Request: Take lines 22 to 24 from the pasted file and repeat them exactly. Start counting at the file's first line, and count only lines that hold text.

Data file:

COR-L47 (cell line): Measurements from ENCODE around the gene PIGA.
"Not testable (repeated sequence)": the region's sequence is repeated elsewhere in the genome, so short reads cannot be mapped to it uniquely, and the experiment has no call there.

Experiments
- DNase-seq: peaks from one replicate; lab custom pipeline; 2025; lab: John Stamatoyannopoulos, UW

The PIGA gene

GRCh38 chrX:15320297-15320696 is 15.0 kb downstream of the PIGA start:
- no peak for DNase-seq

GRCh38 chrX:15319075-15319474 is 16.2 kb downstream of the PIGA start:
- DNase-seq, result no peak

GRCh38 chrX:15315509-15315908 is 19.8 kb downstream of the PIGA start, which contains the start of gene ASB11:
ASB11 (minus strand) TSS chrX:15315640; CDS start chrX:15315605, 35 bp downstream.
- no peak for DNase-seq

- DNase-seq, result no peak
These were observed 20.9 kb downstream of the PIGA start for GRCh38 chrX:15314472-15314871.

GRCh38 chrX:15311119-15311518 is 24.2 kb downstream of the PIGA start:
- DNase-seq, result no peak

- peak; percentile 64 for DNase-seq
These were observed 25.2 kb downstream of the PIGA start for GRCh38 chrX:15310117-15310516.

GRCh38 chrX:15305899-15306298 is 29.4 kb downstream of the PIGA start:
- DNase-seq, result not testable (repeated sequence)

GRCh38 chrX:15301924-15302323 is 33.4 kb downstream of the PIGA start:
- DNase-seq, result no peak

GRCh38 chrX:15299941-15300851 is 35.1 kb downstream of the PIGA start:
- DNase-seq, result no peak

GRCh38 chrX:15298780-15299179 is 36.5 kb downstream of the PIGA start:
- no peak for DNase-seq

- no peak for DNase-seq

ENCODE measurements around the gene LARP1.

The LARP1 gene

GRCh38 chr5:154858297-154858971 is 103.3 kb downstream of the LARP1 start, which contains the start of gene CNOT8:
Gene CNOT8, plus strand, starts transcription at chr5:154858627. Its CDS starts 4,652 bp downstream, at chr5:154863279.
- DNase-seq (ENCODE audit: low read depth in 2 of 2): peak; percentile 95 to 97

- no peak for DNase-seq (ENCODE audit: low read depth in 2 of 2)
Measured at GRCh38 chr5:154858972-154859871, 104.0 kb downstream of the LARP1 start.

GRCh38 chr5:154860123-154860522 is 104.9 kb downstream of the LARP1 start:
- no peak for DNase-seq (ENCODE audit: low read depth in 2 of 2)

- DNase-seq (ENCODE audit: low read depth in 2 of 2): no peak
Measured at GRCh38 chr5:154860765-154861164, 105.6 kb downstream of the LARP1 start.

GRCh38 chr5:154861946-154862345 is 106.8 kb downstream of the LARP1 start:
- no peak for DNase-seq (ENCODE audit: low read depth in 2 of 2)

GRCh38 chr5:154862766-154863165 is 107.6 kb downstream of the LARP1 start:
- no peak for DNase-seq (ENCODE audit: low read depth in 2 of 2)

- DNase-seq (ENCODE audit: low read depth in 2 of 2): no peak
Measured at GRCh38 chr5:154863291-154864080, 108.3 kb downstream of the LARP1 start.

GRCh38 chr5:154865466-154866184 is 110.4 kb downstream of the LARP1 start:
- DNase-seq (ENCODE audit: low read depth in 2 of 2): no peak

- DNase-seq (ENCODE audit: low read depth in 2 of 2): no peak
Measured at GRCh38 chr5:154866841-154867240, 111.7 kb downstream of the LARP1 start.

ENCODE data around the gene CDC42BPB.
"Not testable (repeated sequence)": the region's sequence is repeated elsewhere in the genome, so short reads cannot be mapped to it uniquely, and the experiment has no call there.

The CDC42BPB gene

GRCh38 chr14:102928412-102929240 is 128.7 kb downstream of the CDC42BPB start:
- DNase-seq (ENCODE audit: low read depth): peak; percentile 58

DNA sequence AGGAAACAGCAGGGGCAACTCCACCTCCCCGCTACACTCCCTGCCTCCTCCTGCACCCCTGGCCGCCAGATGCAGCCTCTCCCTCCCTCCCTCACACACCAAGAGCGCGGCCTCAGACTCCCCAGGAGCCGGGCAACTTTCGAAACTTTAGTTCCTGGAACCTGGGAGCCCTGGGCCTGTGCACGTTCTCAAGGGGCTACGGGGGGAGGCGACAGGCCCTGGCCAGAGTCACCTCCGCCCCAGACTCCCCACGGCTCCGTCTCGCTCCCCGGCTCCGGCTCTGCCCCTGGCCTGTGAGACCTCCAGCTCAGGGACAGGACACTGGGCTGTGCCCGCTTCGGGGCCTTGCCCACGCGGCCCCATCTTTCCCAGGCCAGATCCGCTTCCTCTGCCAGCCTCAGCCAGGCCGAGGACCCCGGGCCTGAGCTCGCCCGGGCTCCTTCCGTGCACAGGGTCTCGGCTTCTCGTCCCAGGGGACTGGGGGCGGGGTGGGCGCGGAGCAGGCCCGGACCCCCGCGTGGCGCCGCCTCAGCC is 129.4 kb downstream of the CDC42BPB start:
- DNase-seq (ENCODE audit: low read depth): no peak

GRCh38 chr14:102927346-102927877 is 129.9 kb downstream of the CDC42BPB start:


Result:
- DNase-seq, result no peak

GRCh38 chrX:15299941-15300851 is 35.1 kb downstream of the PIGA start:
- DNase-seq, result no peak